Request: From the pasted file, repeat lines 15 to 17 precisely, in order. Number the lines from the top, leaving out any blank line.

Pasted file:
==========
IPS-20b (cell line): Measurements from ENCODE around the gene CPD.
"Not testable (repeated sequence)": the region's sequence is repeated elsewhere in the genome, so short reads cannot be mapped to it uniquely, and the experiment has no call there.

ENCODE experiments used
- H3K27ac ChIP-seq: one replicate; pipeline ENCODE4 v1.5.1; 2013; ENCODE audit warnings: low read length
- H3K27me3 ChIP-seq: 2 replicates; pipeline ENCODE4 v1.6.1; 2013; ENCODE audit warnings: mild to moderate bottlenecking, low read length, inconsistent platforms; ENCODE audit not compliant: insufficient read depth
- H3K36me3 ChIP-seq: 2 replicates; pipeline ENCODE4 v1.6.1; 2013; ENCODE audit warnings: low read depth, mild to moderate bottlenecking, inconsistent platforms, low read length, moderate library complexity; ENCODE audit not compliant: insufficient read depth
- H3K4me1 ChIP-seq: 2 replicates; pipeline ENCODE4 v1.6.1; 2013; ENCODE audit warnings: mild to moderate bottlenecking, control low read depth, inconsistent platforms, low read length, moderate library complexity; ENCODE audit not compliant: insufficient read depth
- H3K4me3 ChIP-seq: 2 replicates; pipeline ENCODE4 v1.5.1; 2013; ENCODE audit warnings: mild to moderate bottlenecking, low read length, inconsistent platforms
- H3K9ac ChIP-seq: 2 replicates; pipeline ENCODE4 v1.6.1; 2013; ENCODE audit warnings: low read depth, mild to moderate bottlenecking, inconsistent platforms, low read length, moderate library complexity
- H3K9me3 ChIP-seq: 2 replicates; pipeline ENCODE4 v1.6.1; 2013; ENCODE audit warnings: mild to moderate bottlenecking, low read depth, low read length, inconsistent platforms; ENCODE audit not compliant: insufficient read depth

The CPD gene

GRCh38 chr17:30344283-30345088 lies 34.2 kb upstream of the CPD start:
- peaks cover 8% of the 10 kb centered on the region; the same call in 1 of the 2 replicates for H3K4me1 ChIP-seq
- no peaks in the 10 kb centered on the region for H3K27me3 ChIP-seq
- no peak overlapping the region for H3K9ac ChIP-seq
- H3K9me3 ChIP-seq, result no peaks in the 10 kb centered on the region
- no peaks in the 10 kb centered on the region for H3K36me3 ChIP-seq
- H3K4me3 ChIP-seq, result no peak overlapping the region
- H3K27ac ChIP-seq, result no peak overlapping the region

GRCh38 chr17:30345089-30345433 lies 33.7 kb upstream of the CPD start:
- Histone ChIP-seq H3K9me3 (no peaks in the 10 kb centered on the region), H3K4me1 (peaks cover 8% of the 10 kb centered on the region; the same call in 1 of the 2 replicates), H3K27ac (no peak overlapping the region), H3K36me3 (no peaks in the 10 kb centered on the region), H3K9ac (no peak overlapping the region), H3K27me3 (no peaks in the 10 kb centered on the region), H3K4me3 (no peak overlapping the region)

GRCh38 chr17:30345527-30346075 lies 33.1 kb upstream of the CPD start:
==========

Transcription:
- no peak overlapping the region for H3K9ac ChIP-seq
- H3K9me3 ChIP-seq, result no peaks in the 10 kb centered on the region
- no peaks in the 10 kb centered on the region for H3K36me3 ChIP-seq